Etymology

The specific epithet is derived from the Latin adjective aduncus, hooked, aquiline, and alludes to the highly bent penis papilla.

Karyology

Each of the seven randomly selected specimens that were used to examine the metaphase plates exhibited mixoploid chromosome complements. In a total of 100 metaphase plates, 45 exhibited a diploid chromosome portrait of 2n = 2x = 16, while 42 of the plates had a triploid complement of 2n = 3x = 24, with all chromosomes being metacentric (Fig. 4). In the remaining 13 metaphase plates, some lacked well-dispersed chromosomes, while others suffered from over-dispersed sets of chromosomes, which thus prevented proper determination of their karyotype. Karyotype parameters (relative length, arm ratio, centromeric index) are given in Table 2. The first pair of chromosomes is clearly larger than the others, being 1.99 times larger than the shortest one. A chromosomal plate and idiogram of the karyotype are shown in Fig. 4.

Table 2 Karyotype parameters (mean values and standard deviations) of Dugesia adunca; m: metacentric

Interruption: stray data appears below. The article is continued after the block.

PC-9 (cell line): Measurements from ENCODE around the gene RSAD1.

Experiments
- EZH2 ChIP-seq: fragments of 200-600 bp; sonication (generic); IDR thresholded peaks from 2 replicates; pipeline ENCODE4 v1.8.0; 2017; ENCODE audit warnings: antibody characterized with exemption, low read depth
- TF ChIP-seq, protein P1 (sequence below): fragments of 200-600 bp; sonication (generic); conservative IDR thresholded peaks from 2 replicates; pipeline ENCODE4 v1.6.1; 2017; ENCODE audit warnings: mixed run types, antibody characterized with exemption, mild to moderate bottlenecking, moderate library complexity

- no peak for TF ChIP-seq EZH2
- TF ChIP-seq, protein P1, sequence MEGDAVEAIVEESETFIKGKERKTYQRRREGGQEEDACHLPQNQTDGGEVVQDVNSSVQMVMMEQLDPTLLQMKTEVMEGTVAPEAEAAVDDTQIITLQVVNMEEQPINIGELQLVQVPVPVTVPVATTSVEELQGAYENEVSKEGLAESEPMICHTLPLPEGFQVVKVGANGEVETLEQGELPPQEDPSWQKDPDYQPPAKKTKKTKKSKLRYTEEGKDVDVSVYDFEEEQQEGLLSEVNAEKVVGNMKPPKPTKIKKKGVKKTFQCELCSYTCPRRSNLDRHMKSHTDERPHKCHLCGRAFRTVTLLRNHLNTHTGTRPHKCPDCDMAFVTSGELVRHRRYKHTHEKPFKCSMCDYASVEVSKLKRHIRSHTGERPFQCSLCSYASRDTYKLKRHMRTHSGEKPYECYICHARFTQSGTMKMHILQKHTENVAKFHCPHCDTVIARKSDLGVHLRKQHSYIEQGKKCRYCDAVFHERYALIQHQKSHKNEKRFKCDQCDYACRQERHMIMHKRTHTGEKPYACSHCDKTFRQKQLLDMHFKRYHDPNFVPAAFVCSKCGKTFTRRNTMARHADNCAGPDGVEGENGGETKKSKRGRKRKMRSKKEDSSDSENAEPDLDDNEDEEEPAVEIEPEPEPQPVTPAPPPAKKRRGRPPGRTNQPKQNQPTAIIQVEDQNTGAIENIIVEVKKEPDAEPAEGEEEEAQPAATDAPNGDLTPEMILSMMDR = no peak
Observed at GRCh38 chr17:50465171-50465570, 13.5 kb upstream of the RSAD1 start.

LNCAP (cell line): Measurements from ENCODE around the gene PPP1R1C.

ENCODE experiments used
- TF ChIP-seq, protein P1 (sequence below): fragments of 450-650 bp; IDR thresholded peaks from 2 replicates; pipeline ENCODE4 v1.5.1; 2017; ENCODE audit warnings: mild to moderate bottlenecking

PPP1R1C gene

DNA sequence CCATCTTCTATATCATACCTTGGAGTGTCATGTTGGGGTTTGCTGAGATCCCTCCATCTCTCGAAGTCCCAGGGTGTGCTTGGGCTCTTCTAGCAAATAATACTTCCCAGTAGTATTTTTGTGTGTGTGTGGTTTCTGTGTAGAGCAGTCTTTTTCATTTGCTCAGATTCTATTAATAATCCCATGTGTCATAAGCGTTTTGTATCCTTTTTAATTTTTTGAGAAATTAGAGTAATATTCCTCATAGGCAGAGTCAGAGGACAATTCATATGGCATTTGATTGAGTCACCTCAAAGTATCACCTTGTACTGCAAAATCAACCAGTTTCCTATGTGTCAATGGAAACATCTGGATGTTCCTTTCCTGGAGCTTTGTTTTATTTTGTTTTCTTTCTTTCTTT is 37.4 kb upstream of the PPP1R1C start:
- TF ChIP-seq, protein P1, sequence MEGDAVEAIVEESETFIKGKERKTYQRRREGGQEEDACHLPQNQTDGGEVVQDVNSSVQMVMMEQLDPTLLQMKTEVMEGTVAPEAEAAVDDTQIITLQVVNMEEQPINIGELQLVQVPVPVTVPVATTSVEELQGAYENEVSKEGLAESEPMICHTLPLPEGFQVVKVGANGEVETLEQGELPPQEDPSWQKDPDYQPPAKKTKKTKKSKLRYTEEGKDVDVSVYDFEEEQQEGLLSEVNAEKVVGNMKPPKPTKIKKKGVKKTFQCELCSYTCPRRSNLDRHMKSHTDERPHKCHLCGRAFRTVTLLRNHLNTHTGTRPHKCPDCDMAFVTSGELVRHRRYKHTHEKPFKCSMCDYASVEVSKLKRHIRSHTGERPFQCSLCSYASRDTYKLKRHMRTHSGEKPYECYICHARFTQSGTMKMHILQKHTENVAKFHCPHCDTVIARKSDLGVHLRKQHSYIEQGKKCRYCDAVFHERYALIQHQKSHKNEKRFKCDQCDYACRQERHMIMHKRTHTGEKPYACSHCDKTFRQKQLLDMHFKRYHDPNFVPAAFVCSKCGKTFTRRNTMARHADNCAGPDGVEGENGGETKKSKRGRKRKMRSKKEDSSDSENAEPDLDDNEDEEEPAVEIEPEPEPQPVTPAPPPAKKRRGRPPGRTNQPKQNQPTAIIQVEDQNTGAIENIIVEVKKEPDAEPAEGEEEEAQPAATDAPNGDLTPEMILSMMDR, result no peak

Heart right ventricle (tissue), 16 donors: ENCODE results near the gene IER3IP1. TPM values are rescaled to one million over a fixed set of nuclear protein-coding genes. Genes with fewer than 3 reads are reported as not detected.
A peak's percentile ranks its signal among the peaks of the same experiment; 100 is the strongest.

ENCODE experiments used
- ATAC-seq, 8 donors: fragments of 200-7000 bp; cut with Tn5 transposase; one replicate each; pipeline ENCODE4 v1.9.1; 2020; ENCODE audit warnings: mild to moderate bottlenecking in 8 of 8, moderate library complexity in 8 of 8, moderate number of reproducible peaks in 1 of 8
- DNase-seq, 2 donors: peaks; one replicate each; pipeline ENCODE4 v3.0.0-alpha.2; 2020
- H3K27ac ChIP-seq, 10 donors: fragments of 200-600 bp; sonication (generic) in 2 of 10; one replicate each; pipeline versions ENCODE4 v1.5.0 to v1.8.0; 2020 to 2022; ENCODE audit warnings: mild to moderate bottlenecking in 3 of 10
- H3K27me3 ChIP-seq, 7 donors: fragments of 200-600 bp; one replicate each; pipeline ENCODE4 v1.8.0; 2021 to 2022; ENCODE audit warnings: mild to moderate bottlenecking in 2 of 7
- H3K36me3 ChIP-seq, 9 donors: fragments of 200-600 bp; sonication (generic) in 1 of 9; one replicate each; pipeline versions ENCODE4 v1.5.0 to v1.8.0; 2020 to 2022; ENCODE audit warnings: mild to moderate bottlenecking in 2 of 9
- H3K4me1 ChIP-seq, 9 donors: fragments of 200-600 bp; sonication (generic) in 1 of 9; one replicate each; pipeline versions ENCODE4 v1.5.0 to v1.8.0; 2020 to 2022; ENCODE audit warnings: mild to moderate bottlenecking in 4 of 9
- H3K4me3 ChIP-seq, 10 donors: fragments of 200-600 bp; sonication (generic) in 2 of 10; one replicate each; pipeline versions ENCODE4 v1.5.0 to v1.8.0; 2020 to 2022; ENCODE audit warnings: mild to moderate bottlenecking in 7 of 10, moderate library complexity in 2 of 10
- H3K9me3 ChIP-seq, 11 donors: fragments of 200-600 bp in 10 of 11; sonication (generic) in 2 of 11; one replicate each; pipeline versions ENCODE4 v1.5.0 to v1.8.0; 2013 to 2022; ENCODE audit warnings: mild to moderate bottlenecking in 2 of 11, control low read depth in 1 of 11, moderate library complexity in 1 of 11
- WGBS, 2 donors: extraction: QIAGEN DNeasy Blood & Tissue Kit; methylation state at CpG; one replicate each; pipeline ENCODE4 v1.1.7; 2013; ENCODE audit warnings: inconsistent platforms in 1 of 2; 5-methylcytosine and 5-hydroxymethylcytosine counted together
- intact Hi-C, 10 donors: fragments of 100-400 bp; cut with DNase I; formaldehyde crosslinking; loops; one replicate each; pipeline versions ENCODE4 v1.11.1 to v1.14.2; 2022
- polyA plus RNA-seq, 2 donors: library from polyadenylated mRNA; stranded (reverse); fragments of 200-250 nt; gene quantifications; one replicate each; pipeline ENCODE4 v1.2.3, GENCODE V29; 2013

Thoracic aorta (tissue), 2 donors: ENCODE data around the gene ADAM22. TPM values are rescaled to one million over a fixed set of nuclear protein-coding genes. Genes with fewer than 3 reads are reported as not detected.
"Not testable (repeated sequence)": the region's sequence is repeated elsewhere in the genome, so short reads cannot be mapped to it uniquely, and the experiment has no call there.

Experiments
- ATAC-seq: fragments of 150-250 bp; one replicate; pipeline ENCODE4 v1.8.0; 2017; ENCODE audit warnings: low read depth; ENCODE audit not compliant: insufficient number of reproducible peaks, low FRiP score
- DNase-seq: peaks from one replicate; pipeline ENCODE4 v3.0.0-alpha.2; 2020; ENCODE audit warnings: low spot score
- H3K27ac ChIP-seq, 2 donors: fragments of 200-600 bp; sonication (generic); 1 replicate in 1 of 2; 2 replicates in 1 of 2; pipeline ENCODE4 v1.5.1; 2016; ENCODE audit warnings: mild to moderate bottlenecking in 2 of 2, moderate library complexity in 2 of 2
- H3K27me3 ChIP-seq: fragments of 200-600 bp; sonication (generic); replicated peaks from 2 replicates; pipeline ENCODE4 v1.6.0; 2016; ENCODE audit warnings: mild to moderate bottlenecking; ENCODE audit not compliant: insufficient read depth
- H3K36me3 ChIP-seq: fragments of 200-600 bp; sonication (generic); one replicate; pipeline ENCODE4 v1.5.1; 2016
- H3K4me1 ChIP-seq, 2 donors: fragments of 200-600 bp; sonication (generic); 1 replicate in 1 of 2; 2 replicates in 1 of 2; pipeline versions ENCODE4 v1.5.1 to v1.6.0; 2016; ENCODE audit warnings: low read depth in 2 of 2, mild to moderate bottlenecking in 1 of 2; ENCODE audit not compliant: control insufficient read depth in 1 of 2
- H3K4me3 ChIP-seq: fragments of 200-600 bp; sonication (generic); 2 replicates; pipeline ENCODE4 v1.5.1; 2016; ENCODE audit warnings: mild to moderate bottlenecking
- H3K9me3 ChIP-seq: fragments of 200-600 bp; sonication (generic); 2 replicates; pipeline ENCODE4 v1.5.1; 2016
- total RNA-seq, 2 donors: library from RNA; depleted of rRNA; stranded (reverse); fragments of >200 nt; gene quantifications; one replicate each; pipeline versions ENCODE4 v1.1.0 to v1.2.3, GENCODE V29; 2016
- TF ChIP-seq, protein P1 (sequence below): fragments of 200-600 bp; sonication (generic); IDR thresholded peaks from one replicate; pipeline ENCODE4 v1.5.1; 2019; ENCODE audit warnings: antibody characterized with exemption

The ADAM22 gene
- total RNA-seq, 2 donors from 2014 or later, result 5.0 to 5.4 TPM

Fig. 4
figure 4

Dugesia adunca. A idiogram. B1 metaphase plate of diploid complement. B2 karyogram of diploid complement. C1 metaphase plate of triploid set. C2 karyogram of triploid set. Scale bar: 5 μm

Description

Body of both asexual and sexual live specimens is quite small, the asexual animals measuring 5–7 mm in length and 1.3–1.6 mm in width, while the sexual worms are 8–10 mm in length and 1.7–2.0 mm in width. Low-triangular head provided with two blunt auricles and two eyes, which are placed in pigment-free spots (Fig. 3C). Each pigmented eyecup houses numerous photoreceptor cells. The dorsal surface is light brown (RAL 1024), excepting the pale, broad margin of the body; the ventral surface shows a brown hue (RAL 1015), which is paler than the dorsal colouration.